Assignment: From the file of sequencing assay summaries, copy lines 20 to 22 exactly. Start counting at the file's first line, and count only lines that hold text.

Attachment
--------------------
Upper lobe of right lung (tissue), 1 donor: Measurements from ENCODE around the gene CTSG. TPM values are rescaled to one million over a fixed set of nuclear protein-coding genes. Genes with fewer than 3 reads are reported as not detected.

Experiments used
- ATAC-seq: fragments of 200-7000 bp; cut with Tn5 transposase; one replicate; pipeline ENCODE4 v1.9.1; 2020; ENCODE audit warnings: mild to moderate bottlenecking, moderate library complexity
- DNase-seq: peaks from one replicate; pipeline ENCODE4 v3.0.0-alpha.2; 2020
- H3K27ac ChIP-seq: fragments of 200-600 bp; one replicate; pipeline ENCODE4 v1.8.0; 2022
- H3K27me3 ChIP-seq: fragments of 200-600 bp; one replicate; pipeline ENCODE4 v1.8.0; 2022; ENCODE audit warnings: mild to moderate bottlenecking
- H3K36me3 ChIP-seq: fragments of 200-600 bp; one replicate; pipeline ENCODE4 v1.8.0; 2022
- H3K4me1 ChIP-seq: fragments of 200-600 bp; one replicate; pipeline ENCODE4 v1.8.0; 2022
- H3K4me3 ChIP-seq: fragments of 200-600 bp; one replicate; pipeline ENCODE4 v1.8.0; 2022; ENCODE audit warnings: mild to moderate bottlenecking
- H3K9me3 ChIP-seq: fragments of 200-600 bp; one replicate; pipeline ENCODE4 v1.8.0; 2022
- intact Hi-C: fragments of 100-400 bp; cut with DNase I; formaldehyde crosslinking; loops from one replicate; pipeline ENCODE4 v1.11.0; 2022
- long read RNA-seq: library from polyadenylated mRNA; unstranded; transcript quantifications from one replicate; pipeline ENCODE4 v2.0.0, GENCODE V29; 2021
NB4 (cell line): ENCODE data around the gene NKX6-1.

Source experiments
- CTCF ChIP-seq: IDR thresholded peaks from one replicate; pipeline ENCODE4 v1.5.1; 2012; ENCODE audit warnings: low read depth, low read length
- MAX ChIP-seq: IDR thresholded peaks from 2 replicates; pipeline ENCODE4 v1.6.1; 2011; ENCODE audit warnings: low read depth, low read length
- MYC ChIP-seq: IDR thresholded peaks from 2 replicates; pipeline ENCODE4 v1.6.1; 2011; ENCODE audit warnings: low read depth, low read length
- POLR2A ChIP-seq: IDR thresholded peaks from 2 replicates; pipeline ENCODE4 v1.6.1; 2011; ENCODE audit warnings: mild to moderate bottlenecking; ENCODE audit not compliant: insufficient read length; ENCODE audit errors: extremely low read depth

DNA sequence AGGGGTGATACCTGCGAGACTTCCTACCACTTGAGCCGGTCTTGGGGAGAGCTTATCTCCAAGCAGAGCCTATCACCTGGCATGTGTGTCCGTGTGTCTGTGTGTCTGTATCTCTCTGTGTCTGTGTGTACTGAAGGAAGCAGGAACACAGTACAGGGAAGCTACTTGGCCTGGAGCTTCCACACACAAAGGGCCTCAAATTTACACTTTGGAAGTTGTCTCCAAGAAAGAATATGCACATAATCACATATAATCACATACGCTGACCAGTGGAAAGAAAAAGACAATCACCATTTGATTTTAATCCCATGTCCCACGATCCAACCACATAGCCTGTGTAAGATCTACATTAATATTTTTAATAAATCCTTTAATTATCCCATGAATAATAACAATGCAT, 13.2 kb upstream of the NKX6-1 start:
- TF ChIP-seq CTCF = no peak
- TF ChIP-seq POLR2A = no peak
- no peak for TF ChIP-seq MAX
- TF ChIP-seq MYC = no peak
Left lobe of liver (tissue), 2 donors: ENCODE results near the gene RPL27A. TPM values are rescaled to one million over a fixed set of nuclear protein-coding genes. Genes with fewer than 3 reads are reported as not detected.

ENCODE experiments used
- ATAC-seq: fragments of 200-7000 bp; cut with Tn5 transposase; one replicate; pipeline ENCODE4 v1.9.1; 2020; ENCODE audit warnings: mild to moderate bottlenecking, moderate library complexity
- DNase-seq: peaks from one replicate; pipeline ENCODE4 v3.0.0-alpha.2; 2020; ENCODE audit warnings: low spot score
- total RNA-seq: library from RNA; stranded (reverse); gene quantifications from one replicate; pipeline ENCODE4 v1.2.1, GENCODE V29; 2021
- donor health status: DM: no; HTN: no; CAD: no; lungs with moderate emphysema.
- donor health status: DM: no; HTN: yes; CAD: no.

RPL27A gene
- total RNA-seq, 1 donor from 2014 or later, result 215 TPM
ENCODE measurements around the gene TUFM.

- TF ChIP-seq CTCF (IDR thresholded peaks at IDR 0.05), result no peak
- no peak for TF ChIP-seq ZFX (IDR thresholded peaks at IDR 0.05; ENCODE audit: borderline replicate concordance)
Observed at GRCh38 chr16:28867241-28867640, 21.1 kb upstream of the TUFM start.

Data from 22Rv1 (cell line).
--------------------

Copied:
- TF ChIP-seq CTCF = no peak
- TF ChIP-seq POLR2A = no peak
- no peak for TF ChIP-seq MAX